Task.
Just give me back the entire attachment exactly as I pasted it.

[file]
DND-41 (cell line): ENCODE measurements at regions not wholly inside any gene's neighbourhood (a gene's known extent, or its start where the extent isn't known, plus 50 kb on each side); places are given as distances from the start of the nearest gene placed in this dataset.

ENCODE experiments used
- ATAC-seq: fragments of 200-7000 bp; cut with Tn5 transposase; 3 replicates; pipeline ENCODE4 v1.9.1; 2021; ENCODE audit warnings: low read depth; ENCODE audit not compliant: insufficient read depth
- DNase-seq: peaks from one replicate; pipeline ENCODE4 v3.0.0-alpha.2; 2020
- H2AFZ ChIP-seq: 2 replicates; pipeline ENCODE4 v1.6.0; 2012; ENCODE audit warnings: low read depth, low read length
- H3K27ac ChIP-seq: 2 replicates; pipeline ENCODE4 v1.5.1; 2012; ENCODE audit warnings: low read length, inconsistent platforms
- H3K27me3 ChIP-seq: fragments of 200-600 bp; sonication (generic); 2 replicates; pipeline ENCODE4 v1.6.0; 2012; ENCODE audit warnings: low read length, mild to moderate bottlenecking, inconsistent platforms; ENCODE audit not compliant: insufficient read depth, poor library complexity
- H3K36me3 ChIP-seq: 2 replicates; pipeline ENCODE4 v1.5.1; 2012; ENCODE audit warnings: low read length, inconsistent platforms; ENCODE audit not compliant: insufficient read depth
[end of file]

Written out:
DND-41 (cell line): ENCODE measurements at regions not wholly inside any gene's neighbourhood (a gene's known extent, or its start where the extent isn't known, plus 50 kb on each side); places are given as distances from the start of the nearest gene placed in this dataset.

ENCODE experiments used
- ATAC-seq: fragments of 200-7000 bp; cut with Tn5 transposase; 3 replicates; pipeline ENCODE4 v1.9.1; 2021; ENCODE audit warnings: low read depth; ENCODE audit not compliant: insufficient read depth
- DNase-seq: peaks from one replicate; pipeline ENCODE4 v3.0.0-alpha.2; 2020
- H2AFZ ChIP-seq: 2 replicates; pipeline ENCODE4 v1.6.0; 2012; ENCODE audit warnings: low read depth, low read length
- H3K27ac ChIP-seq: 2 replicates; pipeline ENCODE4 v1.5.1; 2012; ENCODE audit warnings: low read length, inconsistent platforms
- H3K27me3 ChIP-seq: fragments of 200-600 bp; sonication (generic); 2 replicates; pipeline ENCODE4 v1.6.0; 2012; ENCODE audit warnings: low read length, mild to moderate bottlenecking, inconsistent platforms; ENCODE audit not compliant: insufficient read depth, poor library complexity
- H3K36me3 ChIP-seq: 2 replicates; pipeline ENCODE4 v1.5.1; 2012; ENCODE audit warnings: low read length, inconsistent platforms; ENCODE audit not compliant: insufficient read depth